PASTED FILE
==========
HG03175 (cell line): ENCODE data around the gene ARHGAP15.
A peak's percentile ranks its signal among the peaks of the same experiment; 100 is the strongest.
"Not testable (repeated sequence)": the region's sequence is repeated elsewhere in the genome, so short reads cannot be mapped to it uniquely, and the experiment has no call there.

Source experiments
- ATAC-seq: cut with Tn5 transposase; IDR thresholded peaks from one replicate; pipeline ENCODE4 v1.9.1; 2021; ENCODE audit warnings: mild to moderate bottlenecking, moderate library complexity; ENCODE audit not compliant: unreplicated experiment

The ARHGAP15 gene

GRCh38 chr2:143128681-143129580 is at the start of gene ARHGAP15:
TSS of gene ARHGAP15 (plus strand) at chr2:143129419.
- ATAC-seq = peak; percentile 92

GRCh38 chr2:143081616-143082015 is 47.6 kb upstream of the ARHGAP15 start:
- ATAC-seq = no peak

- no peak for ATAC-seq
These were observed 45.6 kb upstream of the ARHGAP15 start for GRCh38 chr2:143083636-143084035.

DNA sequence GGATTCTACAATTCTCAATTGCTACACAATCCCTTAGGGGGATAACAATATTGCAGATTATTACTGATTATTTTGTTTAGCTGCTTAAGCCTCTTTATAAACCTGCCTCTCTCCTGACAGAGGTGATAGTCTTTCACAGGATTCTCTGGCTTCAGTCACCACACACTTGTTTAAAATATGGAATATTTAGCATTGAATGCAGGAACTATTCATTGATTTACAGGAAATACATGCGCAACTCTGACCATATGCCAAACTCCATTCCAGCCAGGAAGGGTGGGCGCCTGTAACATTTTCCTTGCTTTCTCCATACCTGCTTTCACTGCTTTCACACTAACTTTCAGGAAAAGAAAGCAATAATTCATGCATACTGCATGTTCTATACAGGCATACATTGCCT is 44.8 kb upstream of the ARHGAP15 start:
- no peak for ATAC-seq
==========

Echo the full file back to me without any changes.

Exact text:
HG03175 (cell line): ENCODE data around the gene ARHGAP15.
A peak's percentile ranks its signal among the peaks of the same experiment; 100 is the strongest.
"Not testable (repeated sequence)": the region's sequence is repeated elsewhere in the genome, so short reads cannot be mapped to it uniquely, and the experiment has no call there.

Source experiments
- ATAC-seq: cut with Tn5 transposase; IDR thresholded peaks from one replicate; pipeline ENCODE4 v1.9.1; 2021; ENCODE audit warnings: mild to moderate bottlenecking, moderate library complexity; ENCODE audit not compliant: unreplicated experiment

The ARHGAP15 gene

GRCh38 chr2:143128681-143129580 is at the start of gene ARHGAP15:
TSS of gene ARHGAP15 (plus strand) at chr2:143129419.
- ATAC-seq = peak; percentile 92

GRCh38 chr2:143081616-143082015 is 47.6 kb upstream of the ARHGAP15 start:
- ATAC-seq = no peak

- no peak for ATAC-seq
These were observed 45.6 kb upstream of the ARHGAP15 start for GRCh38 chr2:143083636-143084035.

DNA sequence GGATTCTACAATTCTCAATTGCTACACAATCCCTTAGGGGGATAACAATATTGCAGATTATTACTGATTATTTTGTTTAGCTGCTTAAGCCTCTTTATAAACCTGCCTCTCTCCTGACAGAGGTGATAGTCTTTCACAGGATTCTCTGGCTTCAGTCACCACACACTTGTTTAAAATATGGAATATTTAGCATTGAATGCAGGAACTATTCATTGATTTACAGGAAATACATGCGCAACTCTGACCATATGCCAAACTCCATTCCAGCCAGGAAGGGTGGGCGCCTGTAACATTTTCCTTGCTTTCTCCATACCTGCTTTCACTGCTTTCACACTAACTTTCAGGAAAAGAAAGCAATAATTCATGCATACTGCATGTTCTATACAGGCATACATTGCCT is 44.8 kb upstream of the ARHGAP15 start:
- no peak for ATAC-seq